Tips for Effective Wind Mitigation

Do I Have to Use All Types of Wind Mitigation to Get Relief?

There are several different ways you can mitigate the wind and its potential damage to your home. While using more than one will definitely strengthen your home against wind during a storm, you do not have to implement more than one method to get relief.

If you are looking to do wind mitigation improvements on your home for the sake of homeowner’s insurance discounts, then the more you do, the better. Some wind mitigation improvements may not have a dramatic impact on the discounts you are eligible to receive.

The more you do, the better protected you are. In terms of insurance discounts, you need to focus on structural improvements. For overall storm preparedness, you can do several things to protect yourself and your home.

Roofing

Check for loose shingles. Do this only if you are capable of safely using a ladder and when you have someone with you. Make repairs as necessary.

Inspect the roof from the inside of the attic, to make sure you do not see light from outside, or wet damage. If you see any damage, repair it as necessary.

If you must redo your roof, consider placing a water barrier between the shingles and the rest of the roof. This will help keep water damage from the rest of the home should your roof be ripped from the top of the home during a storm.

If your roof was built with gables, brace the gables properly. This is typically not a do it yourself job, and should be left to a contractor.

Walls

Installing an anchoring system in the walls from the roof to the floor will keep the outer walls of your home stronger. When the outer walls of your home do not collapse under the pressure of the wind, the inside of your home is protected from debris and water damage.

When there is less debris and water damage in your home, it is much easier to clean up and gets you back to your home much quicker after the storm has passed.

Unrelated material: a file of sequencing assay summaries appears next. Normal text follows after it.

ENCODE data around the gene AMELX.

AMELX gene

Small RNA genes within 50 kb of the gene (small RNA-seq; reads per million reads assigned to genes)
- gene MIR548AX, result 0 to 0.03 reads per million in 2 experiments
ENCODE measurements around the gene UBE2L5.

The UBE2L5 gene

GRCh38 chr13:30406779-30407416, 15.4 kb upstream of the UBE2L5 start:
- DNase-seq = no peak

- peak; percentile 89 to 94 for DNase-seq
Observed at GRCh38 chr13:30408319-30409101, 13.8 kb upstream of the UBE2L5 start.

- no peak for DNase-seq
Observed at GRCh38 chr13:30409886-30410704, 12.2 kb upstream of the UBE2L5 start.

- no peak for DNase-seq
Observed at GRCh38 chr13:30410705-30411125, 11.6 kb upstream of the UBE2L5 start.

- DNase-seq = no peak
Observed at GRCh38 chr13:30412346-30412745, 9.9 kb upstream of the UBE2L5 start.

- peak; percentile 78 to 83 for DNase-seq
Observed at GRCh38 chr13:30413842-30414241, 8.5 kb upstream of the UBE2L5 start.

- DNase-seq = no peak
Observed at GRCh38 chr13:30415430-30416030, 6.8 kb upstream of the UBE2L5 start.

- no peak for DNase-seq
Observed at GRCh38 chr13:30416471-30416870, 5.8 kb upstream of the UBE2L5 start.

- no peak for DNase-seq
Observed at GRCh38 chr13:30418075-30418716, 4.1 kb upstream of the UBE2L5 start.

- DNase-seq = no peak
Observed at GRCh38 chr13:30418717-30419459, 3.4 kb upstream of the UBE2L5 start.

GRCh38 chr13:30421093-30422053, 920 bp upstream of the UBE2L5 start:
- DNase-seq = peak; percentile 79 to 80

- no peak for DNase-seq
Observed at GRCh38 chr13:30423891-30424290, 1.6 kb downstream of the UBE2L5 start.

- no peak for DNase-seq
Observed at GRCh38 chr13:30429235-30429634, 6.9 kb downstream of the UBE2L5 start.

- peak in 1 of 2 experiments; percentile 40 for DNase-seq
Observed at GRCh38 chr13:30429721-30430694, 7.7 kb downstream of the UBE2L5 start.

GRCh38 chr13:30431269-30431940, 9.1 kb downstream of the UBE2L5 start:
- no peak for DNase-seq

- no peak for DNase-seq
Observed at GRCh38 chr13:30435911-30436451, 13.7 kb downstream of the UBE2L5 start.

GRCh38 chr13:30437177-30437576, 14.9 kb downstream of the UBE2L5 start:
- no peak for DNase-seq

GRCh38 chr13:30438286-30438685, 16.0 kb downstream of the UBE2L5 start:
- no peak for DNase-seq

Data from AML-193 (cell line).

Doors and windows

For the ultimate wind mitigation, you should use impact resistant or hurricane resistant glass in all the windows and doors in the home. Because of this expensive investment, many people opt for alternative protective measures.

Alternative protective measures include:

  • Using reinforcement kits to reinforce doors
  • Installing shutter systems to protect windows when needed.
  • Using plywood sheets over windows and doors in the days before the coming storm.

If your windows were installed prior to March 2002, it is likely they do not meet the new, stricter and more wind mitigation friendly Florida building code. It may be time to replace the windows to bring them up to code.

Make sure the hinges of your doors and jambs are in proper condition. Tighten screws.

Check the garage door. If it is older than 2002, then it is likely it is not up to the current Florida building code. It is not a wind resistant door. Upgrade the door or use a reinforcement kit to make sure it is strong.

Do not use your car in an attempt to make the garage door more wind resistant. This will do nothing more than damage your vehicle.

Outside

Keep all trees trimmed to avoid branches falling down in a storm.

When you get news a storm is headed your way, remove all furniture and other outdoor items to a safe location inside. You will greatly reduce the damage potential when you remove items that could become debris in a neighbor’s yard.

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